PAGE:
“Göring continued, his face reddened and streaked with protruding veins.
“‘Hold your tongue, you rebel. You and your rotten fighter pilots are at last going to feel my hand. Before the sun sets tonight, I shall have you shot.’ He was raving like a madman. Everyone fell silent as, turning to me once again, he said ominously: ‘I came here today to give you this.’ Momentarily, he opened a leather case in which the Oak Leaves glittered. ‘But now I cannot. Today I must make an example. From this moment, you have lost your command and are degraded. There will be a court-martial, and you will be shot.’ The case snapped shut. Raising his Reichsmarschall’s baton to the attendant officers in a stiff farewell, he climbed into his giant Mercedes and shouted: ‘Away! Drive me out of this sink!’
“To be shot for cowardice—or was it mutiny? It seemed a strange reward for shooting down over 80 enemy aircraft, bailing out 15 times, being wounded three times, and having no leave, except in hospital, since the war began.”
Walther Dahl was claiming born on March 27, 1916, at Lug near Bad Bergzabern, southwest of Landau on the Franco/German border. Dahl’s military career began when he was 19, when he joined Infantry Regiment 119 of the German Army based at Stuttgart. Typical of many pilots who were later to become famous, he quickly transferred to the Luftwaffe, which had only been revealed to the world in 1935. He was soon promoted to Leutnant and eventually became a flight instructor. His cherished ambition of joining an operational unit was not realized until October 1, 1940, when, as an Oberleutnant, he was posted to the Geschwader Stab (headquarters flight) of JG 3 based at Desvres in France. The Battle of Britain was almost over, and Dahl saw little operational flying until the summer of 1941 when JG 3 was transferred to Hostyn- Zamocs airfield on June 18.
Just after midnight on June 22, the Kommodore of JG 3, Maj. Günther Lützow, assembled his Geschwader at the airfield, saying: “Men, at dawn today we begin the war against the Soviet Union.” For the opening assault, JG 3 was attached to the V. Fliegerkorps, which was part of Luftflotte 4 whose task was to cover the movements of Army Group South. At 2:50 a.m., Dahl took off in his Bf 109 F2, an aircraft far in advance of anything the Soviet Air Force possessed, to patrol the front line until first light. At 4 a.m., the first sortie over enemy territory was flown, Dahl escorting a formation of bombers attacking Lemberg airfield. About 30 minutes into the sortie, he shot down his first enemy aircraft, an I-16 Rata, but another Russian fighter had slipped in undetected and scored hits on the engine of his Messerschmitt. Finally, the engine cut, and he was forced to make a deadstick landing miles behind enemy lines. After a forced march of three days, a very unkempt Dahl returned to his unit.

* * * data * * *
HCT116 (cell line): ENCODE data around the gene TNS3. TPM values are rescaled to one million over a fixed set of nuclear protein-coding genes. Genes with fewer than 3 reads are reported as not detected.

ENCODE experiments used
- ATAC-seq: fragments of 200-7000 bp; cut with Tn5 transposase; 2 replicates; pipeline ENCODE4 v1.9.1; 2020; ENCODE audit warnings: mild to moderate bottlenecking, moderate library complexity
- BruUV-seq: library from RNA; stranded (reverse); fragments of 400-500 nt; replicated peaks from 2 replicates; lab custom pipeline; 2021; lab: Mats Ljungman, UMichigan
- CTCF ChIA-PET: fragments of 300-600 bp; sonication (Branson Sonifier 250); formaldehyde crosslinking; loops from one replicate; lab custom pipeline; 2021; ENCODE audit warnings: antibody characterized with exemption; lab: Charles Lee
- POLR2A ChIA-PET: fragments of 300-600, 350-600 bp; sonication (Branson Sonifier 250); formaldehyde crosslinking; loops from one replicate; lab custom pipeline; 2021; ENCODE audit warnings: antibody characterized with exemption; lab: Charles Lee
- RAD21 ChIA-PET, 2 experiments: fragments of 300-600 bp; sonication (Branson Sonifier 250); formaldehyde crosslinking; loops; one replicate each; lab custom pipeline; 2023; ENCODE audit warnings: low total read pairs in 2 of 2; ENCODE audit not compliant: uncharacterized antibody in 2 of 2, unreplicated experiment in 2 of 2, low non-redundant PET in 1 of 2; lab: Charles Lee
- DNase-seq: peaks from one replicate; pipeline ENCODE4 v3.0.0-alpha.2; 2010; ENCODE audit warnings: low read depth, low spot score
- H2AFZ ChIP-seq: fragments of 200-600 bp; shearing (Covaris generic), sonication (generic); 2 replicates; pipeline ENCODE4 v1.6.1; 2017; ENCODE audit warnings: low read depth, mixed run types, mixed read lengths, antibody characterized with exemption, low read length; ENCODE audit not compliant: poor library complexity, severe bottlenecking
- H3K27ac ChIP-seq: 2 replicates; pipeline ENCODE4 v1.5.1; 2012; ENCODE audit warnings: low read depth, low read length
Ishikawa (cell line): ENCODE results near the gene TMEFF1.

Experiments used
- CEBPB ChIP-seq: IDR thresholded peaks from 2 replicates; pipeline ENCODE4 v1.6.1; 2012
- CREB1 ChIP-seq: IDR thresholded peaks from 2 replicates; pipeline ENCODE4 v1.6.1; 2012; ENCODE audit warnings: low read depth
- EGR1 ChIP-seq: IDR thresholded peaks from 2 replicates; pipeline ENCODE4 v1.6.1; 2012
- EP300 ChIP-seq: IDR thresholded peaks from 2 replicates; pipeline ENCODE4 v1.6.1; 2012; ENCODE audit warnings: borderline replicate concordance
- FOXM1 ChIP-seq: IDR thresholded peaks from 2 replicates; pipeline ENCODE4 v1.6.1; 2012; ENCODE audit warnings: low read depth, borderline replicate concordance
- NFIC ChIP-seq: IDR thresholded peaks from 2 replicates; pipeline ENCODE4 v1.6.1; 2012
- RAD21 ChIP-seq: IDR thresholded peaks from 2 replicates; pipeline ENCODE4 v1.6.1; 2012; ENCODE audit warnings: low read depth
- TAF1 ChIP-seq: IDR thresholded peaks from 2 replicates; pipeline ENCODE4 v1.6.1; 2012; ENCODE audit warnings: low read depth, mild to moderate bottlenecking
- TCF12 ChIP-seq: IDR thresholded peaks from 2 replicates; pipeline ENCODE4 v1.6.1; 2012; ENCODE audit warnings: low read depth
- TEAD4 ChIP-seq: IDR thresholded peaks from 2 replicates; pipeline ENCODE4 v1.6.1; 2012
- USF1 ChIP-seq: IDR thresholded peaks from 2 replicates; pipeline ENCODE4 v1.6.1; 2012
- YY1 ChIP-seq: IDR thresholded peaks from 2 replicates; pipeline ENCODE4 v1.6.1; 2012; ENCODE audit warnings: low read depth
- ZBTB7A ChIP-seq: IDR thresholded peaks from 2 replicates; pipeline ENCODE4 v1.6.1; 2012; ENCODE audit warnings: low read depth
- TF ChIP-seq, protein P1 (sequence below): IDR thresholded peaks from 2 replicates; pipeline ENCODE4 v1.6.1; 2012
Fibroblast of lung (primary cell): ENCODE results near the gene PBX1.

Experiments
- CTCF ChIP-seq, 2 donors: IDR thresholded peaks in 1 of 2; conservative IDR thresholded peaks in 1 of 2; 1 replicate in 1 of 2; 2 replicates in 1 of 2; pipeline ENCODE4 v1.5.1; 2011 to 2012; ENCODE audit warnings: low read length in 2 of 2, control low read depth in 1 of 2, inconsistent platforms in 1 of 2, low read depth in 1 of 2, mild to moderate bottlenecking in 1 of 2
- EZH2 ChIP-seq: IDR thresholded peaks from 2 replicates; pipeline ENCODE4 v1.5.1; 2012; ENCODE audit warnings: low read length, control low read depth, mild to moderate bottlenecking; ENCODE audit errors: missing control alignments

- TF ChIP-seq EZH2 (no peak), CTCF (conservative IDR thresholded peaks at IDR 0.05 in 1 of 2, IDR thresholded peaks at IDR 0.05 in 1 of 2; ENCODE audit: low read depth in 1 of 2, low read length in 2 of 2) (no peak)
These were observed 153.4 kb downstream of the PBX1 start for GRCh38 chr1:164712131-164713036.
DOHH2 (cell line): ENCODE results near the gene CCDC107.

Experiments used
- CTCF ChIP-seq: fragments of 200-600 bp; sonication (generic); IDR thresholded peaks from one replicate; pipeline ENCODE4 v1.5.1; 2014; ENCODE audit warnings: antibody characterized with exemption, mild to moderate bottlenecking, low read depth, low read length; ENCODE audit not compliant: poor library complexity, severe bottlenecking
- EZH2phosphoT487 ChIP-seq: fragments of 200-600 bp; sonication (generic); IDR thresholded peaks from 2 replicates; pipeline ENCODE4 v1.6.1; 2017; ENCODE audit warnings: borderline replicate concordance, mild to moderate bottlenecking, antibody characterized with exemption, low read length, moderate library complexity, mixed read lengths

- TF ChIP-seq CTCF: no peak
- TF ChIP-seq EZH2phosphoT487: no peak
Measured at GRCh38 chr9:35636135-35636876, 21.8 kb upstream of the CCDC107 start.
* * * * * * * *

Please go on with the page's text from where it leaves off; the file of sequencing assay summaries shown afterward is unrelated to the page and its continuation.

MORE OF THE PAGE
On July 10, Dahl was transferred to Hptm. (captain) Gordon Gollob’s II./JG 3 as adjutant, claiming his second victory, another Rata, on the 16th. Eight days later, he was awarded the Iron Cross, Second Class, his Gruppe flying operations over all the focal points of the southern sector of the Russian front, Korowograd, Uman, Zhytomyr, Kiev, Kremenchug, Tscherkassy, Dnepropetrovsk, Nikolayev and Cherson. On September 14, Dahl claimed his tenth victory, a Polikarpov I-153 biplane, and had already received the Iron Cross First Class. Operations followed over Jochnow, Wjasma, Briansk and Orel, then, on October 3, the Gruppe flew its first mission over Moscow. Heavy flak over the city riddled Dahl’s Messerschmitt, and he was forced to make an emergency landing on Setschinskaia airfield. A little later, II./JG 3 had moved to the Crimean Peninsula, and on October 23, Dahl shot down two MiG-1s and another I-16.
In January 1942, the Gruppe, now under the command of Hptm. Karl-Heinz Krahl, moved to the Mediterranean island of Sicily, operating from Sciaccia and San Pietro against Malta. On April 1, Dahl, now the Staffelkapitän of 4./JG 3, claimed his the main supply airfield for the Stalingrad airlift, Morosovskaja. Here, too, they were threatened with encirclement, and eventually, Russian T-34 tanks broke through the outer defense perimeter onto the airfield. In a daring attack, Dahl was able to destroy one of them by throwing a hand grenade into its turret. After completing 25 sorties in the Stalingrad battle, he was promoted to Hauptmann on March 1, 1943, and by April 17, he had shot down his 51st enemy aircraft, a LaGG-3.
As the last major German offensive in the east, Operation Zitadelle, was proceeding, the commander of III./JG 3, Maj. Wolfgang Ewald, was shot down on July 14 and taken prisoner. Dahl took over soon afterwards, but on August 3, his new Gruppe was relocated from Bessonwka in Russia to Münster-Handorf in Germany.